Americans killed in Kenya; After Soleimani, who’s next?; Iraqi lawmakers reject US troops; Iran abandons nuke deal; And a bit more.
An American servicemember and two Pentagon contractors were killed in Kenya on Sunday when al-Shabab militants launched an early morning attack “on an airstrip used by the U.S. and Kenyan militaries” on the coast near the border with Somalia, the Washington Post reports today from Nairobi. “At this time, the names of the fallen and the wounded are being withheld as part of the next of kin notification process,” U.S. Africa Command announced today in a statement.
Two other Pentagon contractors were also wounded in the attack and were being evacuated in stable condition, according to AFRICOM.
What exactly happened in the 3:30 a.m. darkness isn’t fully clear, but the Shabab fighters managed to use “indirect and small arms fire” to advance inside the base’s perimeter, AFRICOM said in its statement. Apparently in the process of that initial assault, “six contractor-operated civilian aircraft were damaged to some degree.” In the end, five alleged Shabab attackers’ bodies were found on the ground at Manda Bay Airfield, a Kenyan Defence Forces spokesman said, though Voice of America’s Harun Maruf reports the number could be as high as eight.
Said AFRICOM’s Gen. Stephen Townsend: “Alongside our African and international partners, we will pursue those responsible for this attack and al-Shabaab who seeks to harm Americans and U.S. interests. We remain committed to preventing al-Shabaab from maintaining a safe haven to plan deadly attacks against the U.S. homeland, East African and international partners.”
Background, via the Post’s Max Bearak: “The U.S. military has led a largely aerial campaign against al-Shabab for much of the past decade. In 2017, President Trump loosened the U.S. military’s rules of engagement in Somalia, allowing for greater offensive use of force. Since then, the U.S. military has increased drone strikes and carried out a record 63 strikes in 2019.” More here.
Bigger picture, via AFRICOM: “The desired end state in East Africa is one in which terrorist organizations are not able to threaten the U.S. homeland, U.S. persons, international allies, or destabilize the region.” More here.
From Defense One
Iraqi Lawmakers Ask Government to Expel US Troops // Katie Bo Williams, Defense One: Iraq analysts say the nonbinding vote is important but removal of U.S. troops is far from a done deal.
Who’s Next? Trump Crossed a Line with Soleimani’s Assassination // Kevin Baron: The Iranian was much more than a general. Who else is the U.S. president willing to kill?The Iranian was much more than a general. Who else is the U.S. president willing to kill?
Soleimani Strike Could Imperil US Troops In Iraq // Katie Bo Williams: Trump and his allies have sought to frame Iraq’s response to the strikes as a choice between Tehran and Washington, but the situation is not so black-and-white for Baghdad.
What's Next for Iran's Cyber Actors? // Patrick Tucker: The country has grown as a talented, and destructive, network threat over the last several years.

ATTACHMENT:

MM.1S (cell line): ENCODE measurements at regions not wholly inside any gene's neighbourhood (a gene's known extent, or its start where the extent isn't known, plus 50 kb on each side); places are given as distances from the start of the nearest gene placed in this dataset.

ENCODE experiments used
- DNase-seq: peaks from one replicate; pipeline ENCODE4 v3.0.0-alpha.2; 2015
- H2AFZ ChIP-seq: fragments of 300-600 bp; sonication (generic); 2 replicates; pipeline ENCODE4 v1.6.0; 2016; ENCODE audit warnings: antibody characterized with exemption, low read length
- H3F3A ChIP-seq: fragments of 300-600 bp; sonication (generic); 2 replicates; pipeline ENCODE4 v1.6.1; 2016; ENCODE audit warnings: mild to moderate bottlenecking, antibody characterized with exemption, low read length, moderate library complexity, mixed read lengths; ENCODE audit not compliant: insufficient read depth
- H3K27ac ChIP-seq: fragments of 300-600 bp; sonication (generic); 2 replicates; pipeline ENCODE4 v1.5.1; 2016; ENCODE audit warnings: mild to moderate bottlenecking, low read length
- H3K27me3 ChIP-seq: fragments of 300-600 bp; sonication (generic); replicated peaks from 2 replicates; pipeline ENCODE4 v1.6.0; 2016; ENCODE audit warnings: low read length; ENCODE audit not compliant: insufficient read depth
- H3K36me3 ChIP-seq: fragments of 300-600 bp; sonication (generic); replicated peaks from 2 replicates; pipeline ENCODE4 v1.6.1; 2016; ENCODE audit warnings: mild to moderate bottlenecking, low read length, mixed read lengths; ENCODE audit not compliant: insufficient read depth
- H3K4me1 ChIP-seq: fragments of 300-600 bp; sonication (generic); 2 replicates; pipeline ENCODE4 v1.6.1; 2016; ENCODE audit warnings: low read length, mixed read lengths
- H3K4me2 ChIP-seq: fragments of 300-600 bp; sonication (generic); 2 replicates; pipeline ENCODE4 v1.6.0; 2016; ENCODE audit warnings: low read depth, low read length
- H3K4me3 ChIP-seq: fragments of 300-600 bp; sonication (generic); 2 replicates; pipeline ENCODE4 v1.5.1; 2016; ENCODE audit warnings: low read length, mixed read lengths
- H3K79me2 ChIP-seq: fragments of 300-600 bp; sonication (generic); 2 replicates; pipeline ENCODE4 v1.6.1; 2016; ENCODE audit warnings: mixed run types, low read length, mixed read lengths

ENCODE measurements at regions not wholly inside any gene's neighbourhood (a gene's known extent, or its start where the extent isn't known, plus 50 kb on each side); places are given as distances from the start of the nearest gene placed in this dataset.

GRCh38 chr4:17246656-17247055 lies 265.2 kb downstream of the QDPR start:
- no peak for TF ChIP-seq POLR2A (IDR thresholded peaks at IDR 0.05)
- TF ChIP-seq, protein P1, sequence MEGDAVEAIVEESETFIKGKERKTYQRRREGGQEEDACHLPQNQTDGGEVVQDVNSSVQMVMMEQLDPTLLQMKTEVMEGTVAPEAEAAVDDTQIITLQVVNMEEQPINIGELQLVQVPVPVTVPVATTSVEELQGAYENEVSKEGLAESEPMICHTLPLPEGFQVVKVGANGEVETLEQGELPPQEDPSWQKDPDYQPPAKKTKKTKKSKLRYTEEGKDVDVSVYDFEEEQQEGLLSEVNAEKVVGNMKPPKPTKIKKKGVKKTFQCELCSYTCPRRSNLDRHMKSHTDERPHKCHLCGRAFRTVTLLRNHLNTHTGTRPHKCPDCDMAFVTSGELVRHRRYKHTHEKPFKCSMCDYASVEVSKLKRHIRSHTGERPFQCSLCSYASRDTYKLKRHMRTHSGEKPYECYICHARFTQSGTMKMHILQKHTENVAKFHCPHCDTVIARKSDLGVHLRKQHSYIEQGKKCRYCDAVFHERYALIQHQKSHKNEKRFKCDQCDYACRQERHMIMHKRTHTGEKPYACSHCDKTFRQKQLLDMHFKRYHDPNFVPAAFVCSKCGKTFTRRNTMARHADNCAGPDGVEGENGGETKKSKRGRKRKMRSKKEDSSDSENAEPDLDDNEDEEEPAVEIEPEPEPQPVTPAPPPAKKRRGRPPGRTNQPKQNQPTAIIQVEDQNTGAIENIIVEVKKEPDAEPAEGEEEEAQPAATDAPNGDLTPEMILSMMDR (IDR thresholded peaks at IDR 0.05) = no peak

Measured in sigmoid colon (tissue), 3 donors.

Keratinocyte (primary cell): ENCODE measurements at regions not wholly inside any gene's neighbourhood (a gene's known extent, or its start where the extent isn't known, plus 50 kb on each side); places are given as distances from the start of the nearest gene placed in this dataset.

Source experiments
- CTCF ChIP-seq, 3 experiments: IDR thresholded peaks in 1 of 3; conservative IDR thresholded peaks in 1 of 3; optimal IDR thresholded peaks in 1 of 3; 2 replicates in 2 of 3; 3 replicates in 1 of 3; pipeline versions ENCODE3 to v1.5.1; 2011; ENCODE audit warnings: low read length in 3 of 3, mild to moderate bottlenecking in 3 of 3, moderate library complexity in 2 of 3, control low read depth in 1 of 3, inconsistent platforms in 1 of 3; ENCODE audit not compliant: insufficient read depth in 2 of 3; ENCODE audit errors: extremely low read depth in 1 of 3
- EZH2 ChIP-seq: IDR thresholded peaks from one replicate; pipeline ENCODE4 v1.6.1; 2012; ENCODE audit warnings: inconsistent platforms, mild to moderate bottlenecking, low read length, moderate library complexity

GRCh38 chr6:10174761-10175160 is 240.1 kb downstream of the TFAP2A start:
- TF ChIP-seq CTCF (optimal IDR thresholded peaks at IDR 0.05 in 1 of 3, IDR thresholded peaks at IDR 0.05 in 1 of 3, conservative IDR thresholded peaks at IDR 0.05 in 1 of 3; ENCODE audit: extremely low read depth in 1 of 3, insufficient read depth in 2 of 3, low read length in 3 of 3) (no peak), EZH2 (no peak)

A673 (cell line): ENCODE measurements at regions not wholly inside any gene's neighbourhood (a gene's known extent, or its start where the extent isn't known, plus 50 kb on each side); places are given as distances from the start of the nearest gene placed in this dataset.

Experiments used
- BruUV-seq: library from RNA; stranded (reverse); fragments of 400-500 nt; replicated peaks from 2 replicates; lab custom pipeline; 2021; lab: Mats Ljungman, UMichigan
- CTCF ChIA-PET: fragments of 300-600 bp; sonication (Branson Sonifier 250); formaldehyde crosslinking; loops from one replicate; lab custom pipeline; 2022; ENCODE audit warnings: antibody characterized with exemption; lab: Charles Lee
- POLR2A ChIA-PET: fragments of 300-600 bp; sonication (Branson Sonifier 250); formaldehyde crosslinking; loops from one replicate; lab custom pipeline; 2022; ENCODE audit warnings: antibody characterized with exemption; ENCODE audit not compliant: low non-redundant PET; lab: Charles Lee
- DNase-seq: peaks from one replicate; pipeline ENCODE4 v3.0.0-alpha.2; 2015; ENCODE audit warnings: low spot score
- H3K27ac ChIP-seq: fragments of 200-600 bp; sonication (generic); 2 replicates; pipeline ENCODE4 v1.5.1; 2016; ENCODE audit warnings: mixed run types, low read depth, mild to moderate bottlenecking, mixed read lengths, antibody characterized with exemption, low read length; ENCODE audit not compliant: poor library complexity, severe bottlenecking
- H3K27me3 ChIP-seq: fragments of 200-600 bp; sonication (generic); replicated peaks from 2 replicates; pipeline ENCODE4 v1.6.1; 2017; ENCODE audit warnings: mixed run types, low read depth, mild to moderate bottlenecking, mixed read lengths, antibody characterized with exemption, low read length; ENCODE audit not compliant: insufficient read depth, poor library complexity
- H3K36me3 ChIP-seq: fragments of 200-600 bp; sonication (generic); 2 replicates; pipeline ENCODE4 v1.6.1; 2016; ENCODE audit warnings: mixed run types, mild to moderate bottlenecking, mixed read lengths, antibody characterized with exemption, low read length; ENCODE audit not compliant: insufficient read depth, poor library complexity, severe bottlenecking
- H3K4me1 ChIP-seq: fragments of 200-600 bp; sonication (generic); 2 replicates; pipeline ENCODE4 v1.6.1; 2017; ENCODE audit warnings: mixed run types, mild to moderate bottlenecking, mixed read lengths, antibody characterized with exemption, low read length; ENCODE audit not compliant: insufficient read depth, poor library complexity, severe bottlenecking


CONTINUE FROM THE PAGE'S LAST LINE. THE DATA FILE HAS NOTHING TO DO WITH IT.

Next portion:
Increased Tensions With Iran Could Boost Defense Spending // Marcus Weisgerber: After three years of substantial increases, the defense budget was supposed to flatten. Experts say that’s now unlikely.
The Soleimani Strike Defied the U.S. Constitution // Oona A. Hathaway, The Atlantic: If Congress fails to respond effectively, the president will be left with the unmitigated power to take the country to war on his own—anywhere, anytime, for any reason.
The Soleimani Assassination Is America’s Most Consequential Strike This Century // Kathy Gilsinan and Mike Giglio, The Atlantic: The U.S. attack against the top Iranian general will have far greater repercussions than the killings of al-Qaeda and ISIS leaders.
The US Recently Made a Smart Move Toward Iran. Killing Soleimani Wasn’t It // MIIS professor Jason M. Blazakis: The decision to focus on Tehran’s proxies in the wake of the embassy attack was the right course.
Iraqi lawmakers passed a nonbinding resolution asking the government to eject U.S. troops. But that doesn’t necessarily mean Adel Abdul Mahdi, Iraq’s caretaker prime minister, will comply, as Defense One’s Katie Bo Williams explains. “Mahdi is slated to step down as soon as a replacement can be decided upon, and so has limited power. Even if the Parliament chooses to move forward, there are several other legislative steps that must be taken — a process that can take up to a year, according to U.S.-Iraqi agreements governing the U.S. troop presence. Moreover, it’s not entirely clear that the current government, under an acting prime minister, has the constitutional authority to undo the executive agreement that allowed the U.S. troops in the first place,” Williams writes.
“This is the beginning of a multi-sided negotiation—not the end of it,” said Thomas Warrick, a senior fellow at The Atlantic Council. Read on, here.
Trump responded by threatening Iraq. “If they do ask us to leave, if we don’t do it in a very friendly basis. We will charge them sanctions like they’ve never seen before ever,” the president told reporters on a flight back to Washington from his vacation home in Florida. “It’ll make Iranian sanctions look somewhat tame.” (NYT)